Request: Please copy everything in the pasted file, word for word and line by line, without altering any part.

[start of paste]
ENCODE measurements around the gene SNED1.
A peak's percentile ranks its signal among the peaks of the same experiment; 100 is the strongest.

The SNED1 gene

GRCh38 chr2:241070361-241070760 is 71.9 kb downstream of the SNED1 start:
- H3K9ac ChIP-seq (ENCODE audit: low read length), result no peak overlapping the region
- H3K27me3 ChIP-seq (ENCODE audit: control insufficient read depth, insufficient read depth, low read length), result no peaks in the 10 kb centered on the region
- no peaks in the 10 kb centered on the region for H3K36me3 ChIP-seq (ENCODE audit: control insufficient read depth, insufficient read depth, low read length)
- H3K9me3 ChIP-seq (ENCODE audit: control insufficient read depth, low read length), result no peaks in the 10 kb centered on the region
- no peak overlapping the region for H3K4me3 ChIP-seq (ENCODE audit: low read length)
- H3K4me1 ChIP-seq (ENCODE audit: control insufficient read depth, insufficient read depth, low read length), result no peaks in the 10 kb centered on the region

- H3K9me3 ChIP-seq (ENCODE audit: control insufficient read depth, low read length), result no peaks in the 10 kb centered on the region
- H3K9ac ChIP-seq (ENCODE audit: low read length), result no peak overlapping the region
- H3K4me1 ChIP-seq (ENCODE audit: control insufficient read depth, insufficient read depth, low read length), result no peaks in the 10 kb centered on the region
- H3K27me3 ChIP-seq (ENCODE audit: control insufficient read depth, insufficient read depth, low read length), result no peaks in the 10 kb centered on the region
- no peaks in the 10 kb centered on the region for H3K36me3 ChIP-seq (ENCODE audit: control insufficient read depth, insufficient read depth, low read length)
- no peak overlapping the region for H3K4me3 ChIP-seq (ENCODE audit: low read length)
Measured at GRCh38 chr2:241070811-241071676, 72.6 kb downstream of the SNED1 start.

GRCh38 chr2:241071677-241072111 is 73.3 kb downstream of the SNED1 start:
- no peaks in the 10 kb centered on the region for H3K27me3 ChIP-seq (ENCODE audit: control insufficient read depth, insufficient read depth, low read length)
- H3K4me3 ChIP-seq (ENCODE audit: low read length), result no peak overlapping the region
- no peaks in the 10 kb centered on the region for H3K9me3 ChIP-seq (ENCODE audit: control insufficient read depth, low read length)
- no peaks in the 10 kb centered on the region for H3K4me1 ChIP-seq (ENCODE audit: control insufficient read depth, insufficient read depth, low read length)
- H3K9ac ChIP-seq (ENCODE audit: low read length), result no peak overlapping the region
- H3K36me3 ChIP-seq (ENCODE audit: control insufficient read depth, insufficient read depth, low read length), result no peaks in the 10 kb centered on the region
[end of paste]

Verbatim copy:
ENCODE measurements around the gene SNED1.
A peak's percentile ranks its signal among the peaks of the same experiment; 100 is the strongest.

The SNED1 gene

GRCh38 chr2:241070361-241070760 is 71.9 kb downstream of the SNED1 start:
- H3K9ac ChIP-seq (ENCODE audit: low read length), result no peak overlapping the region
- H3K27me3 ChIP-seq (ENCODE audit: control insufficient read depth, insufficient read depth, low read length), result no peaks in the 10 kb centered on the region
- no peaks in the 10 kb centered on the region for H3K36me3 ChIP-seq (ENCODE audit: control insufficient read depth, insufficient read depth, low read length)
- H3K9me3 ChIP-seq (ENCODE audit: control insufficient read depth, low read length), result no peaks in the 10 kb centered on the region
- no peak overlapping the region for H3K4me3 ChIP-seq (ENCODE audit: low read length)
- H3K4me1 ChIP-seq (ENCODE audit: control insufficient read depth, insufficient read depth, low read length), result no peaks in the 10 kb centered on the region

- H3K9me3 ChIP-seq (ENCODE audit: control insufficient read depth, low read length), result no peaks in the 10 kb centered on the region
- H3K9ac ChIP-seq (ENCODE audit: low read length), result no peak overlapping the region
- H3K4me1 ChIP-seq (ENCODE audit: control insufficient read depth, insufficient read depth, low read length), result no peaks in the 10 kb centered on the region
- H3K27me3 ChIP-seq (ENCODE audit: control insufficient read depth, insufficient read depth, low read length), result no peaks in the 10 kb centered on the region
- no peaks in the 10 kb centered on the region for H3K36me3 ChIP-seq (ENCODE audit: control insufficient read depth, insufficient read depth, low read length)
- no peak overlapping the region for H3K4me3 ChIP-seq (ENCODE audit: low read length)
Measured at GRCh38 chr2:241070811-241071676, 72.6 kb downstream of the SNED1 start.

GRCh38 chr2:241071677-241072111 is 73.3 kb downstream of the SNED1 start:
- no peaks in the 10 kb centered on the region for H3K27me3 ChIP-seq (ENCODE audit: control insufficient read depth, insufficient read depth, low read length)
- H3K4me3 ChIP-seq (ENCODE audit: low read length), result no peak overlapping the region
- no peaks in the 10 kb centered on the region for H3K9me3 ChIP-seq (ENCODE audit: control insufficient read depth, low read length)
- no peaks in the 10 kb centered on the region for H3K4me1 ChIP-seq (ENCODE audit: control insufficient read depth, insufficient read depth, low read length)
- H3K9ac ChIP-seq (ENCODE audit: low read length), result no peak overlapping the region
- H3K36me3 ChIP-seq (ENCODE audit: control insufficient read depth, insufficient read depth, low read length), result no peaks in the 10 kb centered on the region